The team itself has said that it will withdraw if the B samples also return as positive. Then there is the question of negative publicity for the squad's sponsors, when all of Italy is watching. The ramifications for the team may extend well beyond this year's Giro.

Mountains and sprints classifications hotly contested

Cesare Benedetti in the KOM leader's jersey after stage one of the 2017 Giro d'Italia. Photo: Yuzuru Sunada
(Image credit: Yuzuru Sunada)

If the opening stage is anything to go by, the minor classifications will be a hard-fought battle. Members of the day's escape group battled it out over the day's three fourth-category climbs and intermediate sprints, bagging early points and bonus seconds.

Bora-Hansgrohe's Cesare Benedetti made the mountains classification his own – a performance which also meant that the German team now leads every single classification going into stage two when Pöstlberger's stage win is included: overall, points, mountains, youth and team. Not bad for a squad that only went into the race with a hope for a single stage win.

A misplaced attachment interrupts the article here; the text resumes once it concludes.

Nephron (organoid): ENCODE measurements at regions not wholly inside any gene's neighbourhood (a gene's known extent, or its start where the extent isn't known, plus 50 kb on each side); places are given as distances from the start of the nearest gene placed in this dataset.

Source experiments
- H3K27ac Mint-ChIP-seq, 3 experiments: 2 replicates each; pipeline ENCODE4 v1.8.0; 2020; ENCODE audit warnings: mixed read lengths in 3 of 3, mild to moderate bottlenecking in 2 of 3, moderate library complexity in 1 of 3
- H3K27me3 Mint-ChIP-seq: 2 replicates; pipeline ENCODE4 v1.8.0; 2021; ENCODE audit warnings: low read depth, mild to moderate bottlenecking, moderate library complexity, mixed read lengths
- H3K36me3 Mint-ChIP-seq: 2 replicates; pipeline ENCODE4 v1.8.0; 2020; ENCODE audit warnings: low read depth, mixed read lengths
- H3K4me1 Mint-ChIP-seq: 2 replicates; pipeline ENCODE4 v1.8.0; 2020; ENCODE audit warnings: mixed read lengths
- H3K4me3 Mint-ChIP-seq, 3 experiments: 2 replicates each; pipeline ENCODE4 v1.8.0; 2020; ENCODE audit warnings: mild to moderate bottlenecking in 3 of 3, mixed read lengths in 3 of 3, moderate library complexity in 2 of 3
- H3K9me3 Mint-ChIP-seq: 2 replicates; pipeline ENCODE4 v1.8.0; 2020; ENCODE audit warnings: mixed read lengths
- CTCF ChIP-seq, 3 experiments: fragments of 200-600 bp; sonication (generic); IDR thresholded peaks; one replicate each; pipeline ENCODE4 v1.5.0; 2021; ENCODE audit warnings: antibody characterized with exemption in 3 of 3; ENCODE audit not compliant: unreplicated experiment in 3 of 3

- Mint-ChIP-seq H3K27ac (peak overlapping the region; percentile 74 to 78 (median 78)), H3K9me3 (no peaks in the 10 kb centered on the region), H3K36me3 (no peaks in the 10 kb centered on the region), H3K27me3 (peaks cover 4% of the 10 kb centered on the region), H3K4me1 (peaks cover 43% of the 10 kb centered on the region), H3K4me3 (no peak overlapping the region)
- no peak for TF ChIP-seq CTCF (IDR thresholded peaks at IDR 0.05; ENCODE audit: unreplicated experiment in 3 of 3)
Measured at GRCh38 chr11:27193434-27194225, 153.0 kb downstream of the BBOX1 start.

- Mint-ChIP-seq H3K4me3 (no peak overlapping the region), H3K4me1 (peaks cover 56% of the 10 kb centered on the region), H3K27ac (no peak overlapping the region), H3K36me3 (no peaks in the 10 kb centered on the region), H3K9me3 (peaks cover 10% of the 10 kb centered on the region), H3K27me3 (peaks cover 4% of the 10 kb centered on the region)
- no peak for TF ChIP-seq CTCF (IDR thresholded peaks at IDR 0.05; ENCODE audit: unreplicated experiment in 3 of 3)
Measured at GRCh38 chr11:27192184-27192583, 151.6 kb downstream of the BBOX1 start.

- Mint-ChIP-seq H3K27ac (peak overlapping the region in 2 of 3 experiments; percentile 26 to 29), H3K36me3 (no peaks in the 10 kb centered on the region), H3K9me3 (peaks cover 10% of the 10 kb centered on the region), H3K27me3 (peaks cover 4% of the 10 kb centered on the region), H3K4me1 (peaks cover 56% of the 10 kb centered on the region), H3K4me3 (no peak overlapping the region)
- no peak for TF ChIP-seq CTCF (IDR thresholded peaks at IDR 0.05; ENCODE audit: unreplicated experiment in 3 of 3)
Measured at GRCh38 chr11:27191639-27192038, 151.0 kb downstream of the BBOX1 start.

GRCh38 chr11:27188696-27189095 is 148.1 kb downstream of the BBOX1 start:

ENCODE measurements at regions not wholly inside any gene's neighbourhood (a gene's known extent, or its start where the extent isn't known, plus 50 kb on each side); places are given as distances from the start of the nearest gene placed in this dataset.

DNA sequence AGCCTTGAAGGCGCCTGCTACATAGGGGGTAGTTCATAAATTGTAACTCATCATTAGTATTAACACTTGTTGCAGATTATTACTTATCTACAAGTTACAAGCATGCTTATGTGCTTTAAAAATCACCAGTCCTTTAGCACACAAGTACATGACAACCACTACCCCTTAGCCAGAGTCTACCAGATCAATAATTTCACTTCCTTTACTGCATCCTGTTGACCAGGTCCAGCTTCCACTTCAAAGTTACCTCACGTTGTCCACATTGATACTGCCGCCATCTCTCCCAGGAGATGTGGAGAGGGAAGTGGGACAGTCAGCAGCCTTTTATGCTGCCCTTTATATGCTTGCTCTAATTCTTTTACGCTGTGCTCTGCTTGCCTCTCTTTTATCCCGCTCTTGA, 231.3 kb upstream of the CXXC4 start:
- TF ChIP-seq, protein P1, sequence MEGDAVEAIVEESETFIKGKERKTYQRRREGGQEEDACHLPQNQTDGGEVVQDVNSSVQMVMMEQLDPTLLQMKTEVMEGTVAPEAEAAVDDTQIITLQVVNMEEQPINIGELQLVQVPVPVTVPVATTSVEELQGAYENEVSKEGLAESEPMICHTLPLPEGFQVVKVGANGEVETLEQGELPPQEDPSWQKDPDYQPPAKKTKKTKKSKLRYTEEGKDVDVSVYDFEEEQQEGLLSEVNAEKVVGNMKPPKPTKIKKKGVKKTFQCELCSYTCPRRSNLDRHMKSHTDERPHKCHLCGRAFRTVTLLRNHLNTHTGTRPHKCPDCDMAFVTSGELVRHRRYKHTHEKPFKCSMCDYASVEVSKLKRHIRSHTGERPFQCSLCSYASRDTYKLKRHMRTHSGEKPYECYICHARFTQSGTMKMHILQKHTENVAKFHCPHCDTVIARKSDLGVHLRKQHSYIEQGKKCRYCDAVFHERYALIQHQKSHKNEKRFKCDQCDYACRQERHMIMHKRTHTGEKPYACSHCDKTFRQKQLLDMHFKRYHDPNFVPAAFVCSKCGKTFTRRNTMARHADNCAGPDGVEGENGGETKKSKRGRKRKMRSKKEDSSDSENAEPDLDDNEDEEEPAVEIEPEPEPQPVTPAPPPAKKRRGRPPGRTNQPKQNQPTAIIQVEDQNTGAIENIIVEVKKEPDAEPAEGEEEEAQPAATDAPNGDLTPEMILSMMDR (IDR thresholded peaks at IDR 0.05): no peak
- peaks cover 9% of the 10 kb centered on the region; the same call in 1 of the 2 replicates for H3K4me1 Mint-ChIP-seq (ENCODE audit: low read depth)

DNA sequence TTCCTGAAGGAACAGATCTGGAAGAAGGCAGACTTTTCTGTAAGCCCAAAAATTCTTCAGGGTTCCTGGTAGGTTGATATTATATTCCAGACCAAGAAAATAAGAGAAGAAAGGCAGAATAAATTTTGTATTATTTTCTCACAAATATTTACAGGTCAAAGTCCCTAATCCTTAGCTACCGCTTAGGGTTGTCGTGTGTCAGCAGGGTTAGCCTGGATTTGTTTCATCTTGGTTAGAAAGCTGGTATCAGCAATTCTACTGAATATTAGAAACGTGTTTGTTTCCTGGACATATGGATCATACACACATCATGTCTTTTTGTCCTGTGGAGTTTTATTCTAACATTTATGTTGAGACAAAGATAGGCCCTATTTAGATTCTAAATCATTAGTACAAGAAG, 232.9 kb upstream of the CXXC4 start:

There's extra incentive for riders to contest Grand Tour minor classifications in 2017, too, as a UCI rule change now sees WorldTour points awarded to riders who claim jerseys.

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Nigel Wynn
Former Associate Editor

Nigel Wynn worked as associate editor on, he worked almost single-handedly on the Cycling Weekly website in its early days. His passion for cycling, his writing and his creativity, as well as his hard work and dedication, were the original driving force behind the website’s success. Without him, would certainly not exist on the size and scale that it enjoys today. Nigel sadly passed away, following a brave battle with a cancer-related illness, in 2018. He was a highly valued colleague, and more importantly, an exceptional person to work with - his presence is sorely missed.